It may seem like a small thing at bid stage, but it’s worth asking yourself: where else is the bidder going to be using that logic?

Conversely, remember to always interrogate claims for credibility.

5. You won’t find hedging language

Hedging language is anything that softens commitments by suggesting that a company ‘may’, ‘should’, or will ‘endeavour to’ do something.

It suggests that a company might be preparing to backpedal or protect themselves should they fail to deliver the results you are looking for, enabling them to point to their submission and demonstrate that they said they would try, not that they would succeed. Ask yourself, if they don’t have confidence in their own abilities, why would I trust them either?

There is a role for honesty and managing client expectations, but this should be done during pre-tender engagement and CQ stages, as detailed above. 

6. You will easily find stats which back up their impact 

Companies who care about the impact of their work want to ensure that it is effective, so they do everything in their power to measure it.

Kittle’s business development director Sam Nimmo says: “We see so many clients struggle to quantify the benefits they generate for their clients.

“The companies with quantifiable evidence to hand are typically the companies most engaged in delivering their services, who find their work meaningful, and they actively wish to measure and improve their results”.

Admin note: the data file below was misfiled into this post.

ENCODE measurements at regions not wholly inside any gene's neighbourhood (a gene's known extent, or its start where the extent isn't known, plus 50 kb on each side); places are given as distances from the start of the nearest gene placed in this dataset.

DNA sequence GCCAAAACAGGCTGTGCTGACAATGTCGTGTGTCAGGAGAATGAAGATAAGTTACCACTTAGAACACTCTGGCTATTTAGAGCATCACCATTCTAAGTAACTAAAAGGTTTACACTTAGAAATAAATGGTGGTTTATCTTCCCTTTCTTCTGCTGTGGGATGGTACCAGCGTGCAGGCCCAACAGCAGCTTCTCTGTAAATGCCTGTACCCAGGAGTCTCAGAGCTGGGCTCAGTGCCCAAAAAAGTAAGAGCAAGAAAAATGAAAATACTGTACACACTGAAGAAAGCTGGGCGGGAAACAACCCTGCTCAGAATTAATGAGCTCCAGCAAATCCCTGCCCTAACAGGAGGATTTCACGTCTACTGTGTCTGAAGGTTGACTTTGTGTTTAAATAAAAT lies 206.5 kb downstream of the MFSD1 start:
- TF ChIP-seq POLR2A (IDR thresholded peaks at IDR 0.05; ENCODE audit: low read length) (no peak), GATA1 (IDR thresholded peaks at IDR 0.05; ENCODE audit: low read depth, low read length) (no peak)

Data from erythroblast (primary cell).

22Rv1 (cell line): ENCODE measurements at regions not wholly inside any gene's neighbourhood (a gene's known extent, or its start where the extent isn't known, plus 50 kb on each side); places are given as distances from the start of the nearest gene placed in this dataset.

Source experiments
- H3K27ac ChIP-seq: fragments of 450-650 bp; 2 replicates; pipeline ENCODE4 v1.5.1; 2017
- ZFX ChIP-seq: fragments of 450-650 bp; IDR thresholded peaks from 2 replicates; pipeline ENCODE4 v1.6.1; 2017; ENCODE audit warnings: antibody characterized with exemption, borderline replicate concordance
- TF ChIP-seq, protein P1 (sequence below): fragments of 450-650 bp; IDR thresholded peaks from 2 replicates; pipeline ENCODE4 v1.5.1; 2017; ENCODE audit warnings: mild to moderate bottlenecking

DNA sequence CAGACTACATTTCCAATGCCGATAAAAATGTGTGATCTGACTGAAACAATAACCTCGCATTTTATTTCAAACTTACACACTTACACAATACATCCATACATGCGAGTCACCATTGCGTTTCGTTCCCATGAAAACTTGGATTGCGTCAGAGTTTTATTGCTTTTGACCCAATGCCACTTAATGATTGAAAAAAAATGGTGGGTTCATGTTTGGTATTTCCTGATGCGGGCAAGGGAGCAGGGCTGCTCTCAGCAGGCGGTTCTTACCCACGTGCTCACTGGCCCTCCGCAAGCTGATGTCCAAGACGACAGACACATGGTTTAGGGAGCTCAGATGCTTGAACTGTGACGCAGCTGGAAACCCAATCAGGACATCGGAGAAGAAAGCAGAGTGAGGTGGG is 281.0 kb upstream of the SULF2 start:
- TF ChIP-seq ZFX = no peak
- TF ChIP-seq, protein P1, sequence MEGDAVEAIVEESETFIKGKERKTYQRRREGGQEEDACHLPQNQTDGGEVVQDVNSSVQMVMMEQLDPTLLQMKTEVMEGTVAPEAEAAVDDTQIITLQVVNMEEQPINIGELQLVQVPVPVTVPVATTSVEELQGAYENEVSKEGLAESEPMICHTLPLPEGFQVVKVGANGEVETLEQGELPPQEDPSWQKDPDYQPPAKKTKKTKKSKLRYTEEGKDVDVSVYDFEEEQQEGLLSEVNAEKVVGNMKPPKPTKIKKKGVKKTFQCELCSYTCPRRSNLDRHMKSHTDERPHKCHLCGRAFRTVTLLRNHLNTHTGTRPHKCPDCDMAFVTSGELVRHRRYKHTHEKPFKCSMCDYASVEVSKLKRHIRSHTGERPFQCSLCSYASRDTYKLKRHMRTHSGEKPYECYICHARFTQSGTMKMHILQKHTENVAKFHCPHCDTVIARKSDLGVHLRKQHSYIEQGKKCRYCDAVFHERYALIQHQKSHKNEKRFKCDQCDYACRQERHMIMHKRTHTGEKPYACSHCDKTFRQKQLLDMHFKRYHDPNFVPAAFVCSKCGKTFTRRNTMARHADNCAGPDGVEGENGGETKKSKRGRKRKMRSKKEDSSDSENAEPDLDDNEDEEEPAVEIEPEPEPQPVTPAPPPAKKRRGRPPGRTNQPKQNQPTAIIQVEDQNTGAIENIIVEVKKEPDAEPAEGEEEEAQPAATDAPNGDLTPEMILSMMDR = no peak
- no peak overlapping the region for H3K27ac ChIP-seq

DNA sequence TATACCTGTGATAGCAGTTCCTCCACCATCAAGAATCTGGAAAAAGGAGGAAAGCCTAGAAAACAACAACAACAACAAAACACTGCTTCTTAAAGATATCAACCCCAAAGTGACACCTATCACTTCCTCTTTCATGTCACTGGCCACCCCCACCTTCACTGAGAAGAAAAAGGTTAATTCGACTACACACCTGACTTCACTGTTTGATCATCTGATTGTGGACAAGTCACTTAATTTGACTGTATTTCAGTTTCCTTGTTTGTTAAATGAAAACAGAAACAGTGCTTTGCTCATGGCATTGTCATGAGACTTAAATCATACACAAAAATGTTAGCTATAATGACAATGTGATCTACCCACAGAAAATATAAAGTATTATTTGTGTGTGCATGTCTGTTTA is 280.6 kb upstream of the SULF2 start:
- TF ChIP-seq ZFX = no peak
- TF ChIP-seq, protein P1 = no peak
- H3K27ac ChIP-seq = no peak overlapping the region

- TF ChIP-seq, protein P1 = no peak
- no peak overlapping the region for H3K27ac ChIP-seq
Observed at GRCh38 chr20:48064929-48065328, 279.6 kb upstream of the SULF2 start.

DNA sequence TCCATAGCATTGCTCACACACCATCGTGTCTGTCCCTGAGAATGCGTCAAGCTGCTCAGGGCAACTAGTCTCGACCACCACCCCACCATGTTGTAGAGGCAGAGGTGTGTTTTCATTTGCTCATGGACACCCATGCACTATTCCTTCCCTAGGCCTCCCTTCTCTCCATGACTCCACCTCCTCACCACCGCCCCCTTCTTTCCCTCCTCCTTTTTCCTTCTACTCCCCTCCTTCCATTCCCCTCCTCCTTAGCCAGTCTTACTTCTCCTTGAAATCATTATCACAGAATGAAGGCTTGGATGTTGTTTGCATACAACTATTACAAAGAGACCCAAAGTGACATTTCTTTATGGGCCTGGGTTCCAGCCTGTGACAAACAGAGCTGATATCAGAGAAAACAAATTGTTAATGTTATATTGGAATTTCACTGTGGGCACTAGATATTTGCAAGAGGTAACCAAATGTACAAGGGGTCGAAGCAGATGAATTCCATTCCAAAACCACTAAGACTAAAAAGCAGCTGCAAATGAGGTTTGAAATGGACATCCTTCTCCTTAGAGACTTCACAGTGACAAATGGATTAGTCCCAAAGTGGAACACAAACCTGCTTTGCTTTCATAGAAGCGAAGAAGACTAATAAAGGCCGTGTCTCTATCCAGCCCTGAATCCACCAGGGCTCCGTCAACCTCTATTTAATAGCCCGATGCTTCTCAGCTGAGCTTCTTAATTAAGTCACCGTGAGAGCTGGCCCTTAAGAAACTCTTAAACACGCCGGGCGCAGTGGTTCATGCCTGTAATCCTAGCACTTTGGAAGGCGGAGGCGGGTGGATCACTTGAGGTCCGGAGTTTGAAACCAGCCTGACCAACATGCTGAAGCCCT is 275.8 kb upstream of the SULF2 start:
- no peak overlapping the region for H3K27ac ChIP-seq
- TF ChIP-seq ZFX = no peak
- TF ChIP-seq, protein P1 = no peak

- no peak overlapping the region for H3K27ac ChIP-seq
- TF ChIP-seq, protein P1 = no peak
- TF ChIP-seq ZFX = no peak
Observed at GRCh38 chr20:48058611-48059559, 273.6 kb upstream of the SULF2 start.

In short: if you’re looking for a supplier who takes shared ownership of your project with you, look for the companies with the numbers to back up their claims. 

7. You will easily be able to distinguish what they will do for you

Good suppliers recognise that every project is unique and requires a specific, tailored approach. This shines through in their bids when they clearly describe what they will do for you, and how. 

Less competent suppliers often fall into the trap of talking in broad, generic terms about what they do as a company and how they ‘usually’ approach similar requirements. This commonly demonstrates their overreliance on existing collateral assembled from previous bids, which in turn reflects a lack of engagement with your bid and specifications.

Similarly, it raises a red flag that they might be taking a one-size-fits-all approach that they are trying to make your criteria fit, rather than creating a unique solution for your particular needs. 

Sometimes speaking in broad terms simply reflects their limited bidding and written communication skills, rather than any fundamental flaws in their business or solution quality, but is it worth taking the risk? 

8. You will feel a sense of their brand personality 

Bids aren’t always the easiest way to convey a business’ culture or personality, which is why presentations are such a powerful opportunity for buyers to assess their proposed partners.

Nevertheless, you want to be looking for clues like shared values and proactive language that suggests an ability to problem-solve, to indicate that this supplier will be a great partner to you. 

Another personality trait to suggest that this will be a thriving partnership is the company’s propensity to be transparent.

An ability to be honest about lessons learned from past experiences demonstrates that they’re self-aware, committed to continuous improvement, and honest. 

Learn more about the bid writing process, Here